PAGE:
A government worker described herself as being “as drunk as she’d ever been in her life” on the night she alleges she was raped inside Australian Parliament House, a prosecutor told a jury on Tuesday.
In his opening address, prosecutor Shane Drumgold told the jury the level of Brittany Higgins’ intoxication was important because it was relevant to her ability to consent to having sex.
Fellow employee Bruce Lehrmann, 27, has pleaded not guilty to sexual intercourse without consent and faces a potential maximum sentence of 12 years in prison if convicted.
His trial began in the Australian Capital Territory Supreme Court on Tuesday in the national capital, Canberra, overseen by Chief Justice Lucy McCallum.
Mr Drumgold outlined the prosecution’s version of events and the evidence the jury will hear throughout the case, which is expected to run for up to six weeks and hear evidence from three former ministers.
He said that on Friday March 22 2019, Lehrmann and Ms Higgins, then 24, had been out drinking with colleagues at a Canberra bar, followed by a nightclub, before leaving in a taxi together in the early hours of Saturday morning.
Ms Higgins thought she was on her way home but Lehrmann said he needed to stop at Parliament House to collect some work, Mr Drumgold told the court.
Lehrmann told guards via the intercom at a building entrance that he worked for Defence Industry Minister Linda Reynolds and the pair were picking up documents.
Mr Drumgold told the jury the guards who saw the pair into the building observed they were affected by alcohol.
Ms Higgins alleges that, after they both entered Ms Reynolds’ office, she fell asleep on a couch and woke up to Lehrmann having sex with her.
After Ms Higgins “said ‘no’ half a dozen times”, Lehrmann left the building in an Uber and she fell back to sleep, Mr Drumgold said.
The prosecutor said she woke up alone in the office later that morning when a guard checked on her. In text messages after the alleged rape, Mr Drumgold said Ms Higgins told a friend she had been “barely lucid” at the time.
“If he (Lehrmann) thought it was OK why would he have just left me there?” Ms Higgins asked in the message.
Defence lawyer Steven Whybrow said US writer Mark Twain’s quote “never let the truth get in the way of a good story” rings true in the case.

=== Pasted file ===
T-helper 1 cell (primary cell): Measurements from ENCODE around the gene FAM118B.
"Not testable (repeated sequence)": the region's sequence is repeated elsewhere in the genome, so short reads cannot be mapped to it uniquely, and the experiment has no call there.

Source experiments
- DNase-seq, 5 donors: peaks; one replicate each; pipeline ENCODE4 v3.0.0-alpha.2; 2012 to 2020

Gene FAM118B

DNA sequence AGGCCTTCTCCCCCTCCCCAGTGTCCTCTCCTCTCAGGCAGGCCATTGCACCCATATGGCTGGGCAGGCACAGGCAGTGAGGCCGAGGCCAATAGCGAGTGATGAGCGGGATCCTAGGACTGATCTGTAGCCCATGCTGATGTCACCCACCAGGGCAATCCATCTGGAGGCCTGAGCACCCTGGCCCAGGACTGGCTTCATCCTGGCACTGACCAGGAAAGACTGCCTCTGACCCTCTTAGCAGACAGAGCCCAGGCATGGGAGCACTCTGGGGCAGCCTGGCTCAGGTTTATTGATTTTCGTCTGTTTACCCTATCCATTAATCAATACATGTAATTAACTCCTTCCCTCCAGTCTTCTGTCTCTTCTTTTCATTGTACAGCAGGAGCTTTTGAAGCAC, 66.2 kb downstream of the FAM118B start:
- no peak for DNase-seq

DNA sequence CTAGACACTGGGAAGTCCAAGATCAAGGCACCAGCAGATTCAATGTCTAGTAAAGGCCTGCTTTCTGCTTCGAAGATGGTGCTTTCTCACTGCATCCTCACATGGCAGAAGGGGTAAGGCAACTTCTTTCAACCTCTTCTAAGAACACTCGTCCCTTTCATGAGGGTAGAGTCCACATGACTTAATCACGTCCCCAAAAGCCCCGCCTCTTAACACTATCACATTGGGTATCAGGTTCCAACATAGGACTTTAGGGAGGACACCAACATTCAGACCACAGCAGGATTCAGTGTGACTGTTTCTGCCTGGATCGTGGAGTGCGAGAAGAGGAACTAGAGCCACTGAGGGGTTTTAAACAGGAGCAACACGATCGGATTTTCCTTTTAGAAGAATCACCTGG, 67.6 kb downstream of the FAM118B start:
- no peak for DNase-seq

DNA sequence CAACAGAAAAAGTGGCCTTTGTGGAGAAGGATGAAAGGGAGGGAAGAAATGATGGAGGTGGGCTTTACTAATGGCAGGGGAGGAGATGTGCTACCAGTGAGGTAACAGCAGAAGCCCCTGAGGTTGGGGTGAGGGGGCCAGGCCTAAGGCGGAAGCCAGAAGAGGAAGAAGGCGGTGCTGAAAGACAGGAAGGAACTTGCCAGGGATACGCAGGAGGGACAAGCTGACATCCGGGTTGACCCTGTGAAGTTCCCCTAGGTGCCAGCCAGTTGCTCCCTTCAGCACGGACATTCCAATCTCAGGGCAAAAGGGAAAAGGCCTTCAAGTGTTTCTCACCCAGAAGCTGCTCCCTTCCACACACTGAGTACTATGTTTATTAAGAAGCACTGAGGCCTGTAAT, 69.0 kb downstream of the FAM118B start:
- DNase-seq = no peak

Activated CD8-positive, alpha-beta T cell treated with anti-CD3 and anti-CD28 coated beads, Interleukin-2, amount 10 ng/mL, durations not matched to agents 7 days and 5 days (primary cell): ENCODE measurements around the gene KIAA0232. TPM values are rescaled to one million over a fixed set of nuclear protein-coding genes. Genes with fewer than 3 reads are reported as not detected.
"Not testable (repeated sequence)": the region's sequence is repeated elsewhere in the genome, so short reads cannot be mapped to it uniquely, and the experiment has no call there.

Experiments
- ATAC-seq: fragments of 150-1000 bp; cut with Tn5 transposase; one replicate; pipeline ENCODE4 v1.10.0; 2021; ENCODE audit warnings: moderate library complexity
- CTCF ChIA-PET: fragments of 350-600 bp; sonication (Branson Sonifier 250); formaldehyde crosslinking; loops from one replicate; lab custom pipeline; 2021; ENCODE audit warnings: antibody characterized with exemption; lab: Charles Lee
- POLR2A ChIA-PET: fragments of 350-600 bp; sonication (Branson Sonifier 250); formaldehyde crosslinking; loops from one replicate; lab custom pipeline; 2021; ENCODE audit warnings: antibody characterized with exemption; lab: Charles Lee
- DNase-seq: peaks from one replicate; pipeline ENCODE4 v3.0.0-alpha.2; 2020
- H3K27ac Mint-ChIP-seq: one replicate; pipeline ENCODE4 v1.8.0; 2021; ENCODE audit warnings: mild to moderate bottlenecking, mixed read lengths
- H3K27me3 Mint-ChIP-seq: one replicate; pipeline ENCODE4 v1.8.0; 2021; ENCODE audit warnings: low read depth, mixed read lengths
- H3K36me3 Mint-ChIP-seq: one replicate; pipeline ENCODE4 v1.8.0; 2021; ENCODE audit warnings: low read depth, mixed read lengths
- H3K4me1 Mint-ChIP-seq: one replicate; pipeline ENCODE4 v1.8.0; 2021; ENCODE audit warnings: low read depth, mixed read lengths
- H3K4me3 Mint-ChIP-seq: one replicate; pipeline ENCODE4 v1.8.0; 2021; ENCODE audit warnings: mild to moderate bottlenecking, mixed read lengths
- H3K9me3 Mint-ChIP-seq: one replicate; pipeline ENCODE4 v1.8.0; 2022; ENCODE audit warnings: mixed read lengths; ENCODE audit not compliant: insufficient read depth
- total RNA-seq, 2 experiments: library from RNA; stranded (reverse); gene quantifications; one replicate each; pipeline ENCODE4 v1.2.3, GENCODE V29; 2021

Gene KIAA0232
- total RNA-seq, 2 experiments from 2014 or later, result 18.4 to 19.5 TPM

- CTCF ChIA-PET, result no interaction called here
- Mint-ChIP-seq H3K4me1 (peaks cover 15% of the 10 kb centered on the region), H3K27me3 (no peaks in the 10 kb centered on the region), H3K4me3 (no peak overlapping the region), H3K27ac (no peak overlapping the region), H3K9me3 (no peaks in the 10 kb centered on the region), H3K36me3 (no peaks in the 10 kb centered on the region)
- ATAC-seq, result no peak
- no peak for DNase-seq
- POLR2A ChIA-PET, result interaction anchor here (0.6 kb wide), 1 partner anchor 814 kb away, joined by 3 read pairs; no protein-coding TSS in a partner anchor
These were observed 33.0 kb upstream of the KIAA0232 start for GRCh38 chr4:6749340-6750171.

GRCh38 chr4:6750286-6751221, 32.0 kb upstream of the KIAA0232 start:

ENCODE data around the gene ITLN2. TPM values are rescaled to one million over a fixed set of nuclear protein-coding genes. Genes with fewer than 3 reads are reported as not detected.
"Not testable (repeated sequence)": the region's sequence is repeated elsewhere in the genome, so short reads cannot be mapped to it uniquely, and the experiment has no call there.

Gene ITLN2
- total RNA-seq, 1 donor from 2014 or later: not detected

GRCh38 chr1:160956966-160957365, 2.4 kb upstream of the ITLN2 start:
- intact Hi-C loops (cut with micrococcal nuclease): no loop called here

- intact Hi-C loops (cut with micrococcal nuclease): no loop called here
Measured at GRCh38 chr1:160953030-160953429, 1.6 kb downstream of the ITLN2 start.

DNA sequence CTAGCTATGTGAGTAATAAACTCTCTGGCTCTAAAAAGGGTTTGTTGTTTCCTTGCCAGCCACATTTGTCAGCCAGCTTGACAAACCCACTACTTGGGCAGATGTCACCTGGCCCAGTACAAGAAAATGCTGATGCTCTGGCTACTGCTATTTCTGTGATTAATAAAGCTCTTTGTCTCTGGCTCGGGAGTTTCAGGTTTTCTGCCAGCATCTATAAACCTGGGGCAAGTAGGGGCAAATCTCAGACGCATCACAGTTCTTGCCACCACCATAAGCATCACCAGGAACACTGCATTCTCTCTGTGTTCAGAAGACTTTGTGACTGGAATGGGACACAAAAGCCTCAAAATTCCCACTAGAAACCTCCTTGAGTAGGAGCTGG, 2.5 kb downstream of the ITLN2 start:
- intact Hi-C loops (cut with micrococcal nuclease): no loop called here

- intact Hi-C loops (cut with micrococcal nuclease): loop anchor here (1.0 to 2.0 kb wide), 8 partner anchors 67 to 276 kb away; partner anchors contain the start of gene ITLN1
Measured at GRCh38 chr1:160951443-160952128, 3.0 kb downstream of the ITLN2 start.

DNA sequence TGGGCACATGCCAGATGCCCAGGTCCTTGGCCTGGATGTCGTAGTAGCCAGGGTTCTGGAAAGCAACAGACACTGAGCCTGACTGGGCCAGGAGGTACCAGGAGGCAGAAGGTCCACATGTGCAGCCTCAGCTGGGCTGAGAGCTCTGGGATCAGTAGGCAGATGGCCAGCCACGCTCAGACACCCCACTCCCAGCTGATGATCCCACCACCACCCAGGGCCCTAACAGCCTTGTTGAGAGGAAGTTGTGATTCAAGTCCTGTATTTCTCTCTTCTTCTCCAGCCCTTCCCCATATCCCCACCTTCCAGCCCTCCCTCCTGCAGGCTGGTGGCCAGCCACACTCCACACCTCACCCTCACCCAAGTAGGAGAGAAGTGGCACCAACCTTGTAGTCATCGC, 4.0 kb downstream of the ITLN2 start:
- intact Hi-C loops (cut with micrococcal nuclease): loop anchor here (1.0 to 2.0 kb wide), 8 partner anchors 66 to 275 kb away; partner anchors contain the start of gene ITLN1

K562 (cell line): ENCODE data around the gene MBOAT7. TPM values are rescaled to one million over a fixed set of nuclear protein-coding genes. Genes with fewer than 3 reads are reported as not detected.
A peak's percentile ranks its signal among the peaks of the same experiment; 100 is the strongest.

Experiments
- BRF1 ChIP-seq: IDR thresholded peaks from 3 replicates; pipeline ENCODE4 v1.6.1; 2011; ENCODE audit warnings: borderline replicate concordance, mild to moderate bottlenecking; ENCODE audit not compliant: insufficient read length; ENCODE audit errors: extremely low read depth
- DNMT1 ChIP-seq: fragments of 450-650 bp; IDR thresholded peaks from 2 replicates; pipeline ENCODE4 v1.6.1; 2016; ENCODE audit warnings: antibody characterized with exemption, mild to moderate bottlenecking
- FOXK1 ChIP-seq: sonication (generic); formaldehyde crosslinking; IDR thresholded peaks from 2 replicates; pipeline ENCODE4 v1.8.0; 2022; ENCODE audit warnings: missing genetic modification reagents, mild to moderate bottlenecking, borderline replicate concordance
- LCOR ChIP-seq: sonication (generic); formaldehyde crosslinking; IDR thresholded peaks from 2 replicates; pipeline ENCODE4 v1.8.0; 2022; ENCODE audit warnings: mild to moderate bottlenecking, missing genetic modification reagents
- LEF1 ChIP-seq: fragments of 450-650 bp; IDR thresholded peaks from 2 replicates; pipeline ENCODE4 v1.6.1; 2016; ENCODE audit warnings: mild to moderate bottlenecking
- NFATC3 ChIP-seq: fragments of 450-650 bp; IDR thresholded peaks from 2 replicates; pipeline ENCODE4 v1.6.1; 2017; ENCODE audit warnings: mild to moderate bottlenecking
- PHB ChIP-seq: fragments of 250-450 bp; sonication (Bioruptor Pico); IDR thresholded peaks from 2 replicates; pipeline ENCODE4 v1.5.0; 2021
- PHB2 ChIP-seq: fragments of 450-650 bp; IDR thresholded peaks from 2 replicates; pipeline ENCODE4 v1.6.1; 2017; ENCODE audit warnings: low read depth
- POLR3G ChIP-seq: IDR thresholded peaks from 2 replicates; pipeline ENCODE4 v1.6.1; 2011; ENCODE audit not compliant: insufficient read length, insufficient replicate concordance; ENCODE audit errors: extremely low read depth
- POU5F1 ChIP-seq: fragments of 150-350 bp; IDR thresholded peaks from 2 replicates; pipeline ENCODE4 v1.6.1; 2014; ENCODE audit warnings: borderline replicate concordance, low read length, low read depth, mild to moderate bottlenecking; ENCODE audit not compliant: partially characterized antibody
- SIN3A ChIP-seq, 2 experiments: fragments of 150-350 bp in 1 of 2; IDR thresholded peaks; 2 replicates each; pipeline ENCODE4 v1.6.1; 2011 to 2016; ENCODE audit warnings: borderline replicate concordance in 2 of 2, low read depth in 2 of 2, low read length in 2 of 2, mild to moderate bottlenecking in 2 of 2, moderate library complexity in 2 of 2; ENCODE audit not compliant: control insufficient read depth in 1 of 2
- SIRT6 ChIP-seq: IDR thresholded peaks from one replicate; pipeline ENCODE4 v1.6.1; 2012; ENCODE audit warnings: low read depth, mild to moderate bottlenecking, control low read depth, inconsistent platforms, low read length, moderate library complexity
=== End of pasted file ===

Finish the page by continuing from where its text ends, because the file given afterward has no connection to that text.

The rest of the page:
He said there are “massive holes” in the version of events Ms Higgins gave to police.
He said that, while violence against women is an “underreported and under-prosecuted scourge on our society”, the story Ms Higgins had told was not true.
“This verdict in no way affects the conversations and the focus that is being turned to these issues. We have all known for some time these things are real,” he said.
Before the trial began, the judge reminded jurors of the importance of impartiality.
She described the case as a “cause celebre” due to its high profile.
“It is a fundamental requirement that a person accused of a serious criminal offence be tried by an impartial jury,” she told potential jurors.
“I’m asking you to consider your own state of mind (with) the issues that will arise in this case and honestly consider if you can be impartial … and give a true verdict according to the evidence.”
A panel of 16 jurors including four reserves were selected for a trial that is expected to run for between four and six weeks. There are 10 men and six women jurors.
Ms Higgins’ allegation and complaints of a lack of support from within the former conservative government ranks provoked nationwide protests about the treatment of women in politics and prompted former prime minister Scott Morrison to offer an apology.
Ms Reynolds has been named as a witness in the trial, along with former ministers Michaelia Cash and Steven Ciobo.
The Associated Press does not usually identify alleged victims of sexual assault, but Ms Higgins has chosen to identify herself in the media.
Mr Morrison’s government lost power at May elections after nine years in office.